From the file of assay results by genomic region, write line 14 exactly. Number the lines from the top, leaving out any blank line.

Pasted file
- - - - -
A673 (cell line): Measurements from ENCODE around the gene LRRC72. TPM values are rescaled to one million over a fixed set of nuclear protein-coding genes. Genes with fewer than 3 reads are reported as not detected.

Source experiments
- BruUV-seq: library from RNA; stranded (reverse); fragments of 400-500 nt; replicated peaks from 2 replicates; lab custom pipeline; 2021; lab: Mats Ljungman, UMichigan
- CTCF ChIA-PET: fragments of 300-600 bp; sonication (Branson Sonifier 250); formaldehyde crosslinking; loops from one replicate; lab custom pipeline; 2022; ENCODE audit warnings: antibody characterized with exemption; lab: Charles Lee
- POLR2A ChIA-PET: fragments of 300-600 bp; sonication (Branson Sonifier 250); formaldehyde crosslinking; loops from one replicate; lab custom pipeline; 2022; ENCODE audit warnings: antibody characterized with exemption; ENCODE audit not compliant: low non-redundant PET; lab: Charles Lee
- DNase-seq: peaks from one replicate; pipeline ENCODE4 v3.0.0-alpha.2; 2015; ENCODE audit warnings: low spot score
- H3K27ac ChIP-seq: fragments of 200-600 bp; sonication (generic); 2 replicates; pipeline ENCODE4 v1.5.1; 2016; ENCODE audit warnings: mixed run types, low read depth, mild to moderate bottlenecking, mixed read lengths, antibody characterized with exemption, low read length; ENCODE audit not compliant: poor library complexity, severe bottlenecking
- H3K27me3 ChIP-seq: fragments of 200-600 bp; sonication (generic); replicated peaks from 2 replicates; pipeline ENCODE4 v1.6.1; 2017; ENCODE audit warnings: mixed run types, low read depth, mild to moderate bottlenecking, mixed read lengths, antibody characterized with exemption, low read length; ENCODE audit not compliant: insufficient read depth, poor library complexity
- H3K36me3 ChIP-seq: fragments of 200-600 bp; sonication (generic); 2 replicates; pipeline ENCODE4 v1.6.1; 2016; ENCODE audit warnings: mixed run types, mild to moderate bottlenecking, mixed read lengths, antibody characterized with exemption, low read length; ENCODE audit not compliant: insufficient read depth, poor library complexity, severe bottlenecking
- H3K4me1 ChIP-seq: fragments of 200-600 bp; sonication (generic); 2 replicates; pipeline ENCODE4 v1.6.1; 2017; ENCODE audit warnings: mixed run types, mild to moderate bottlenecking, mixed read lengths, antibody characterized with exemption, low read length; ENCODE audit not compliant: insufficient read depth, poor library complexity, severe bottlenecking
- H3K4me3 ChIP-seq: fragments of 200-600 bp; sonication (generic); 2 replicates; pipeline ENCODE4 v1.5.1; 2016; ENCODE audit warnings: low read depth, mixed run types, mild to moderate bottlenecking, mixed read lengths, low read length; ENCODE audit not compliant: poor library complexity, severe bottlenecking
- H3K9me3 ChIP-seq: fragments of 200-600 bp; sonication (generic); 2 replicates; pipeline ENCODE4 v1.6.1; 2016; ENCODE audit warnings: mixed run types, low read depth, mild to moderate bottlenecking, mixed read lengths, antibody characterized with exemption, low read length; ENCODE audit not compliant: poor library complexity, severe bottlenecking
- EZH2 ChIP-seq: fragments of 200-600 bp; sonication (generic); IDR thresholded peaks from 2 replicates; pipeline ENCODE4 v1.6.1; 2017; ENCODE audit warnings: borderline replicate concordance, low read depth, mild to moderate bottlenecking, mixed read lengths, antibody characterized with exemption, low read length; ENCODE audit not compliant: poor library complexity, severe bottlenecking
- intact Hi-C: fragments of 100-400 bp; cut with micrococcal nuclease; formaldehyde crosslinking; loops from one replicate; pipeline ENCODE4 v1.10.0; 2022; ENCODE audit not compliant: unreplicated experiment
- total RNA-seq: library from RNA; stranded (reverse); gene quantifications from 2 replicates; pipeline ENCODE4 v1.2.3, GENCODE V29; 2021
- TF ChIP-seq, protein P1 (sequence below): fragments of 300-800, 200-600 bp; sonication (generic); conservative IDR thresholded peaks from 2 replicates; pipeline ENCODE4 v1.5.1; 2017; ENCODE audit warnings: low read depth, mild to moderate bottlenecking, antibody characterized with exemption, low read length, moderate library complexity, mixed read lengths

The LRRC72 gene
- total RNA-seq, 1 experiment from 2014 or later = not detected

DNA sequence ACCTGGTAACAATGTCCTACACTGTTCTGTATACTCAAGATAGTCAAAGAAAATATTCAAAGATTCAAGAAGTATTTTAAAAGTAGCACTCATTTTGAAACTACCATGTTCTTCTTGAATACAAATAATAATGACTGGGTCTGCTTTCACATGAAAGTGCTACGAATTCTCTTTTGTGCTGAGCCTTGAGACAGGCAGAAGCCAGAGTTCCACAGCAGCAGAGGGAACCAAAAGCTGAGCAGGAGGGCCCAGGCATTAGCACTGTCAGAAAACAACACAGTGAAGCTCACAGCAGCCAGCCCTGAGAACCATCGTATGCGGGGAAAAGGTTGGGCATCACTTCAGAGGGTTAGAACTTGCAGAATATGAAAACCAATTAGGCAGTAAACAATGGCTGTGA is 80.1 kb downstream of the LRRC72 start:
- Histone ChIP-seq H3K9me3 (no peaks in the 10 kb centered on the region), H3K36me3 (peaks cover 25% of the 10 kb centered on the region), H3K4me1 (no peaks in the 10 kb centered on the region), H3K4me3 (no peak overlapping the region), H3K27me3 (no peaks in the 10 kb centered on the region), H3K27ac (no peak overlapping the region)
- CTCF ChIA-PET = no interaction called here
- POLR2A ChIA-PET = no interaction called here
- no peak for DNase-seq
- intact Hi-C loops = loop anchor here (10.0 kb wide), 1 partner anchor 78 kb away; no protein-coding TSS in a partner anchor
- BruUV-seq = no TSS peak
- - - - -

- intact Hi-C: fragments of 100-400 bp; cut with micrococcal nuclease; formaldehyde crosslinking; loops from one replicate; pipeline ENCODE4 v1.10.0; 2022; ENCODE audit not compliant: unreplicated experiment